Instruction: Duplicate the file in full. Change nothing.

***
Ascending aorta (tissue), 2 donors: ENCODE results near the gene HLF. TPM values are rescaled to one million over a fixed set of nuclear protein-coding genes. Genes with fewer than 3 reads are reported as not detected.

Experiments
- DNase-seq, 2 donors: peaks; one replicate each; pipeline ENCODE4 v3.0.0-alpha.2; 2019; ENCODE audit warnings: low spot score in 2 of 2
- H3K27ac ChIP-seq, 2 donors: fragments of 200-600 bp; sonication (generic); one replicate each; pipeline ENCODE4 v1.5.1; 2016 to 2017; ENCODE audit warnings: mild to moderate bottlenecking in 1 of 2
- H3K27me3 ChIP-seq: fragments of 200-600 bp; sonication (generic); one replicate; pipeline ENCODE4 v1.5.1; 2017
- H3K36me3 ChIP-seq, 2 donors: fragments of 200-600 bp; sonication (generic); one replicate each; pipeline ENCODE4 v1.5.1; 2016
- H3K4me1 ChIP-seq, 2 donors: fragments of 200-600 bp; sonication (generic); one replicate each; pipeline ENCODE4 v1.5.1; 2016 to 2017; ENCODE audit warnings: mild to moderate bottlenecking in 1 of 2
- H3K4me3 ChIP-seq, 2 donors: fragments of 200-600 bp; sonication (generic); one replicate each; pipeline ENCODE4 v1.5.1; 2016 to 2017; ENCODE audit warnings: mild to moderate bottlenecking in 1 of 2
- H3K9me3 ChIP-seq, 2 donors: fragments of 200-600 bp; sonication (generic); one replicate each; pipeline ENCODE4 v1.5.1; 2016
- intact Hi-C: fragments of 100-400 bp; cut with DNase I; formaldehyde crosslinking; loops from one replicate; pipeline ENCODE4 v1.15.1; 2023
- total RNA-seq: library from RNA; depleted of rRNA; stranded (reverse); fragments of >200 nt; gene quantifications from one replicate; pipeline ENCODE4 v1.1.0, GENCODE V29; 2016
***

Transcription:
Ascending aorta (tissue), 2 donors: ENCODE results near the gene HLF. TPM values are rescaled to one million over a fixed set of nuclear protein-coding genes. Genes with fewer than 3 reads are reported as not detected.

Experiments
- DNase-seq, 2 donors: peaks; one replicate each; pipeline ENCODE4 v3.0.0-alpha.2; 2019; ENCODE audit warnings: low spot score in 2 of 2
- H3K27ac ChIP-seq, 2 donors: fragments of 200-600 bp; sonication (generic); one replicate each; pipeline ENCODE4 v1.5.1; 2016 to 2017; ENCODE audit warnings: mild to moderate bottlenecking in 1 of 2
- H3K27me3 ChIP-seq: fragments of 200-600 bp; sonication (generic); one replicate; pipeline ENCODE4 v1.5.1; 2017
- H3K36me3 ChIP-seq, 2 donors: fragments of 200-600 bp; sonication (generic); one replicate each; pipeline ENCODE4 v1.5.1; 2016
- H3K4me1 ChIP-seq, 2 donors: fragments of 200-600 bp; sonication (generic); one replicate each; pipeline ENCODE4 v1.5.1; 2016 to 2017; ENCODE audit warnings: mild to moderate bottlenecking in 1 of 2
- H3K4me3 ChIP-seq, 2 donors: fragments of 200-600 bp; sonication (generic); one replicate each; pipeline ENCODE4 v1.5.1; 2016 to 2017; ENCODE audit warnings: mild to moderate bottlenecking in 1 of 2
- H3K9me3 ChIP-seq, 2 donors: fragments of 200-600 bp; sonication (generic); one replicate each; pipeline ENCODE4 v1.5.1; 2016
- intact Hi-C: fragments of 100-400 bp; cut with DNase I; formaldehyde crosslinking; loops from one replicate; pipeline ENCODE4 v1.15.1; 2023
- total RNA-seq: library from RNA; depleted of rRNA; stranded (reverse); fragments of >200 nt; gene quantifications from one replicate; pipeline ENCODE4 v1.1.0, GENCODE V29; 2016